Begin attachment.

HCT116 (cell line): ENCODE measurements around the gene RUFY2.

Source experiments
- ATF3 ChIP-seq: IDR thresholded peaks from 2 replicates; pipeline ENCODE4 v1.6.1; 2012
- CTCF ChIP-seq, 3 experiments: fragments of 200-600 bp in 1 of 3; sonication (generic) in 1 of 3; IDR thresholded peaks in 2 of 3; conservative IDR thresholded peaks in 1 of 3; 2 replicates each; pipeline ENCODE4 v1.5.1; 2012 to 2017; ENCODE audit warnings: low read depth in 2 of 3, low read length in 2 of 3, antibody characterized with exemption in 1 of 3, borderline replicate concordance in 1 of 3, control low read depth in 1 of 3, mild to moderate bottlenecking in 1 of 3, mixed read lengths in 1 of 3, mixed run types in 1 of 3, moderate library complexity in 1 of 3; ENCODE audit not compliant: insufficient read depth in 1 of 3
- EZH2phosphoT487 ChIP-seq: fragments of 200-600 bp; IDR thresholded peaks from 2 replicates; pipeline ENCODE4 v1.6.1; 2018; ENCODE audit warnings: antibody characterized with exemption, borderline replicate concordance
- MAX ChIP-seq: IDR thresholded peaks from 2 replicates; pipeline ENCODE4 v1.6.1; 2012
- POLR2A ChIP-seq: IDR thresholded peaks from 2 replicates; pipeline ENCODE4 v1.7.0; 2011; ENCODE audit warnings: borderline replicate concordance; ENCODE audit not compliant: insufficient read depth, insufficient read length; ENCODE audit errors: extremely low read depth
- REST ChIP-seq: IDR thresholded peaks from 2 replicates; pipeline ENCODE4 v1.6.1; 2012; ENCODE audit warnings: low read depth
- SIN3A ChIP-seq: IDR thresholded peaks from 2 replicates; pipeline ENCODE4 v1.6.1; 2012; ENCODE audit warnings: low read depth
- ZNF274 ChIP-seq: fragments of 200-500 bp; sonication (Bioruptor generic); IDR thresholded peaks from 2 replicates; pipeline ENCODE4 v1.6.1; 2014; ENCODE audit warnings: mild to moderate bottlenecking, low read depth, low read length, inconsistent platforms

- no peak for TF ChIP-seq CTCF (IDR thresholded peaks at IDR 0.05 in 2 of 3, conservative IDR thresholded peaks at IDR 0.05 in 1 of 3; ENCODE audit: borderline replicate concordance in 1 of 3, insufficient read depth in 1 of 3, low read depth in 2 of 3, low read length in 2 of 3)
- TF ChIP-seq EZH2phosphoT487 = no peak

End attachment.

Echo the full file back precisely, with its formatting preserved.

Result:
HCT116 (cell line): ENCODE measurements around the gene RUFY2.

Source experiments
- ATF3 ChIP-seq: IDR thresholded peaks from 2 replicates; pipeline ENCODE4 v1.6.1; 2012
- CTCF ChIP-seq, 3 experiments: fragments of 200-600 bp in 1 of 3; sonication (generic) in 1 of 3; IDR thresholded peaks in 2 of 3; conservative IDR thresholded peaks in 1 of 3; 2 replicates each; pipeline ENCODE4 v1.5.1; 2012 to 2017; ENCODE audit warnings: low read depth in 2 of 3, low read length in 2 of 3, antibody characterized with exemption in 1 of 3, borderline replicate concordance in 1 of 3, control low read depth in 1 of 3, mild to moderate bottlenecking in 1 of 3, mixed read lengths in 1 of 3, mixed run types in 1 of 3, moderate library complexity in 1 of 3; ENCODE audit not compliant: insufficient read depth in 1 of 3
- EZH2phosphoT487 ChIP-seq: fragments of 200-600 bp; IDR thresholded peaks from 2 replicates; pipeline ENCODE4 v1.6.1; 2018; ENCODE audit warnings: antibody characterized with exemption, borderline replicate concordance
- MAX ChIP-seq: IDR thresholded peaks from 2 replicates; pipeline ENCODE4 v1.6.1; 2012
- POLR2A ChIP-seq: IDR thresholded peaks from 2 replicates; pipeline ENCODE4 v1.7.0; 2011; ENCODE audit warnings: borderline replicate concordance; ENCODE audit not compliant: insufficient read depth, insufficient read length; ENCODE audit errors: extremely low read depth
- REST ChIP-seq: IDR thresholded peaks from 2 replicates; pipeline ENCODE4 v1.6.1; 2012; ENCODE audit warnings: low read depth
- SIN3A ChIP-seq: IDR thresholded peaks from 2 replicates; pipeline ENCODE4 v1.6.1; 2012; ENCODE audit warnings: low read depth
- ZNF274 ChIP-seq: fragments of 200-500 bp; sonication (Bioruptor generic); IDR thresholded peaks from 2 replicates; pipeline ENCODE4 v1.6.1; 2014; ENCODE audit warnings: mild to moderate bottlenecking, low read depth, low read length, inconsistent platforms

- no peak for TF ChIP-seq CTCF (IDR thresholded peaks at IDR 0.05 in 2 of 3, conservative IDR thresholded peaks at IDR 0.05 in 1 of 3; ENCODE audit: borderline replicate concordance in 1 of 3, insufficient read depth in 1 of 3, low read depth in 2 of 3, low read length in 2 of 3)
- TF ChIP-seq EZH2phosphoT487 = no peak